By Carissa Lee
S-K-Y-R, skyr. If you live anywhere in the Bay Area — or, really, anywhere in the U.S. with a chain grocery store — you’ve most definitely encountered this magical mystery of the dairy aisle.
Whether it’s your friendly neighborhood Safeway, Trader Joe’s, Kroger’s — you name it — you can’t miss the shiny white tubs proudly bearing the same four letters in bold print, atop rustic-esque doodles of various fruits and vines that read like some mythical incantation straight out of Lord of the Rings.
SKEE-R (as it’s pronounced) has seemingly found its place amongst the new-age “hipster” yogurts — bottles of kefir to its left and tubs of cashewgurt to the right. And yet something besides its trendiness must have kept skyr on the shelves of American grocery stores, steadily multiplying in brand availability and flavor variety, since its 2008 Whole Foods debut.
Despite being somewhat of a yogurt-virgin (I only recently discovered that I’m an exception to the “all East Asians are lactose intolerant” myth), I felt inspired to take it upon myself to figure out exactly why Americans are so into skyr.
Is there anything skyr-y about skyr?
Nutritionally, not at all! In fact, it’s quite the opposite; packed with plenty of protein, calcium and other essential nutrients, in addition to its low caloric content, a large part of skyr’s popularity comes from people’s belief that it’s a miracle food. For those who like numbers, a cup (eight ounces) of plain skyr contains over 20 grams of protein in fewer than 150 calories.
That being said, skyr does have one deep, dark, dirty secret: it actually isn’t even a yogurt. Rather, it’s a traditional Icelandic cheese that’s been around since the time of the Vikings!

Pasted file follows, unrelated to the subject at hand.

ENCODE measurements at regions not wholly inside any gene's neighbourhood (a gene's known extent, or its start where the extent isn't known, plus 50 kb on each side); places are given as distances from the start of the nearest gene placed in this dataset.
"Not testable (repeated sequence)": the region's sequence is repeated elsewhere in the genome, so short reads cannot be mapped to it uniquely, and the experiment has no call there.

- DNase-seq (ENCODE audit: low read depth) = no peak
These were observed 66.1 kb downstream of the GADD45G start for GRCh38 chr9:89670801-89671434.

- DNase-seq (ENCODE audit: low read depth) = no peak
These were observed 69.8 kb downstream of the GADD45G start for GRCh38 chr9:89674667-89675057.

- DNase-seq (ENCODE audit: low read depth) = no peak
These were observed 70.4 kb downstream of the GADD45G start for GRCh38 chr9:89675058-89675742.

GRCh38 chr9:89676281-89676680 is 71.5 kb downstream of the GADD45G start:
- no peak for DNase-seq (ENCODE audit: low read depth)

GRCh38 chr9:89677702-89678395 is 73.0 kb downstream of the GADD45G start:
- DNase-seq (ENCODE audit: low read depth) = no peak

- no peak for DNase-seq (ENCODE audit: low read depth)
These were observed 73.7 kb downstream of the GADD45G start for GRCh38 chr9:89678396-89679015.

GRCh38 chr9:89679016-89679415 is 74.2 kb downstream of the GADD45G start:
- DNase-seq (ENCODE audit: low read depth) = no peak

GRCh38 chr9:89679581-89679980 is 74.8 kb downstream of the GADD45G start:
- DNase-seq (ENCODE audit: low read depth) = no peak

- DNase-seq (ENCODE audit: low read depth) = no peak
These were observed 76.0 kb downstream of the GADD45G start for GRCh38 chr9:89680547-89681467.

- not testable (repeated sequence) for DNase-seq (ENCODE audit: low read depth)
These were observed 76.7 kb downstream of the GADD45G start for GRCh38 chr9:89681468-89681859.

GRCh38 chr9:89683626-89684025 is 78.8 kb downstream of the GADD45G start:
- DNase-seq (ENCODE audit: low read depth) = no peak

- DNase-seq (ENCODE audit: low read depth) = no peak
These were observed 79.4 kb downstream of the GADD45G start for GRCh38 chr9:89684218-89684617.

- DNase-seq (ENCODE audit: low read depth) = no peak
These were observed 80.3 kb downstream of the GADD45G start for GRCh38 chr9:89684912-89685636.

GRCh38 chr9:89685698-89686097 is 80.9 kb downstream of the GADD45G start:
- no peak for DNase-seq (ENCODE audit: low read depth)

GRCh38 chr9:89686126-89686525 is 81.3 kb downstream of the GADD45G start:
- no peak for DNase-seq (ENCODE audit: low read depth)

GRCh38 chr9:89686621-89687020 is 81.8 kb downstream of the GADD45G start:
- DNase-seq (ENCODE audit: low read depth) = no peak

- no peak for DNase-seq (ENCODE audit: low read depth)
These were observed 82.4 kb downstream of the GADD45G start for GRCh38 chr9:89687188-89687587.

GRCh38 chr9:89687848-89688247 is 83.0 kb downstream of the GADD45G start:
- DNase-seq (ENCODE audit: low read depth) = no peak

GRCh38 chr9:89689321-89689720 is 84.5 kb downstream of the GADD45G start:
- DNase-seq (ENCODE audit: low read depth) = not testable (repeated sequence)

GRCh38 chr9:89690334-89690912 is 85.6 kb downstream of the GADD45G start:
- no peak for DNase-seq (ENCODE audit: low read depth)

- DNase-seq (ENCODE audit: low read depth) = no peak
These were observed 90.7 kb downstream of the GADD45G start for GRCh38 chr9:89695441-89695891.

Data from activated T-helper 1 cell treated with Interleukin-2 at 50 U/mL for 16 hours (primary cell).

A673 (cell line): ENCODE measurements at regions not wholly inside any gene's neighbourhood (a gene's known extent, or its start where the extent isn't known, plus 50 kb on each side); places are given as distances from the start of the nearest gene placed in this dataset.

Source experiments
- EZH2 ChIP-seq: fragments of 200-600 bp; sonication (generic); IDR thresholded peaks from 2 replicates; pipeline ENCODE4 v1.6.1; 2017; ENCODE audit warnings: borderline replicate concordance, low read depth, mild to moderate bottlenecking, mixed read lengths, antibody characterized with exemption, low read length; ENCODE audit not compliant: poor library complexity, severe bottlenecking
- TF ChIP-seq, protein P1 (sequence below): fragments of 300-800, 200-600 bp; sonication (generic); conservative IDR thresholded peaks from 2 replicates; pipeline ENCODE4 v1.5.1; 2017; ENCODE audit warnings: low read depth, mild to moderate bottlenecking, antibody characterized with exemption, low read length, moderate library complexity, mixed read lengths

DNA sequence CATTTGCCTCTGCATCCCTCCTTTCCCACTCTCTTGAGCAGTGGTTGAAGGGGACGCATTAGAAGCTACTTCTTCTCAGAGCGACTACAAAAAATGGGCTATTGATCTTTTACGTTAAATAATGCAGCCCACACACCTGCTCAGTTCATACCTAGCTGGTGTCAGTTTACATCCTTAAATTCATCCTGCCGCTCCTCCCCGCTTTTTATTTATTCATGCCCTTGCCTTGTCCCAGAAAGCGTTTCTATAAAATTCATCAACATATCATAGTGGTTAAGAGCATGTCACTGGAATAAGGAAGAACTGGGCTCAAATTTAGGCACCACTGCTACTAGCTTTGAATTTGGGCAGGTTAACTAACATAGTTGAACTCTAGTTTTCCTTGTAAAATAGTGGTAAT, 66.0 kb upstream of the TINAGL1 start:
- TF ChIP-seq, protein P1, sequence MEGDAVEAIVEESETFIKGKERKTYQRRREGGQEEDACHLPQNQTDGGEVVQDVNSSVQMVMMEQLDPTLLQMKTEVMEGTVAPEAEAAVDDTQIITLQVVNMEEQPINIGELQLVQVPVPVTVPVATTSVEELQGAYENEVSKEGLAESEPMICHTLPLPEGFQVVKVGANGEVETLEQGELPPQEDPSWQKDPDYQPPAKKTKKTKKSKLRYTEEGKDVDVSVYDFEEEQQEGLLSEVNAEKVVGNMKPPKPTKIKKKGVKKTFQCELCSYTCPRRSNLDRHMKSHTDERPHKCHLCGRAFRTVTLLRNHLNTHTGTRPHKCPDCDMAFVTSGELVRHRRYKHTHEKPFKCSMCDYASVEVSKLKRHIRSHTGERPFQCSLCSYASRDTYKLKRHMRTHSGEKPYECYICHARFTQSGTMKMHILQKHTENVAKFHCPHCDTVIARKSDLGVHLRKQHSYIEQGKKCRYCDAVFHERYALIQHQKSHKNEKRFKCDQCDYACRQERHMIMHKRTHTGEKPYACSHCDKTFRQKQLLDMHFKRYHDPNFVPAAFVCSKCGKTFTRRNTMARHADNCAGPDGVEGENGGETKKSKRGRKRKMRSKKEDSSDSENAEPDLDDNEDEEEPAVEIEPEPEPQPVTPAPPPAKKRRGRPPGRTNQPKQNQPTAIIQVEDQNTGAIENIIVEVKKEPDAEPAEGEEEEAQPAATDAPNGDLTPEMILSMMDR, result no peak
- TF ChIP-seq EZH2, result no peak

Or at least, it’s supposed to be. According to an article from “Cook’s Illustrated,” more authentic skyr-making methods utilize a fermentation process in which skyr from previous batches is combined with the beginnings of the new product, effectively allowing old bacteria and yeast to mingle with the new. Rennet, a mix of enzymes typically used to curdle milk into cheese, is also added. While this might sound a bit gross, the human gut microbiome is thought to benefit more from the increased bacterial diversity (think probiotic effects!).
Unfortunately, a study conducted by researchers from the Slow Food Foundation for Biodiversity found that industrialized skyr production has been unable to replicate the time-honored process — grocery store skyr varieties show reduced bacterial diversity compared to the traditional stuff. Interestingly enough though, in addition to rennet, the two fermentation cultures requisite for categorization as a yogurt product were notably present, further blurring the lines between yogurt and cheese.
Either way, the characteristically smooth, glossy surface of a fresh cup of skyr has made it a major contender in the yogurt (cheese?) market. As Americans continue to seek “healthier,” protein-rich products, skyr is sure to become a breakfast or snack staple in many households. So, in conclusion, no, there’s really nothing skyr-y about skyr.
What my adventures in the Safeway yogurt aisle did prove, however, is that the real thing to fear is sugar content — wake up, America: yogurt is just dessert in disguise! A six-ounce container of Yoplait’s iconic strawberry flavor, for instance, has a whopping 26 grams of added sugar. Plain skyr, sporting a humble four grams of naturally-occurring sugars, is a great alternative that can easily be “dressed up” with a healthy dose of fresh fruit and honey.
The bottom line: is it tasty?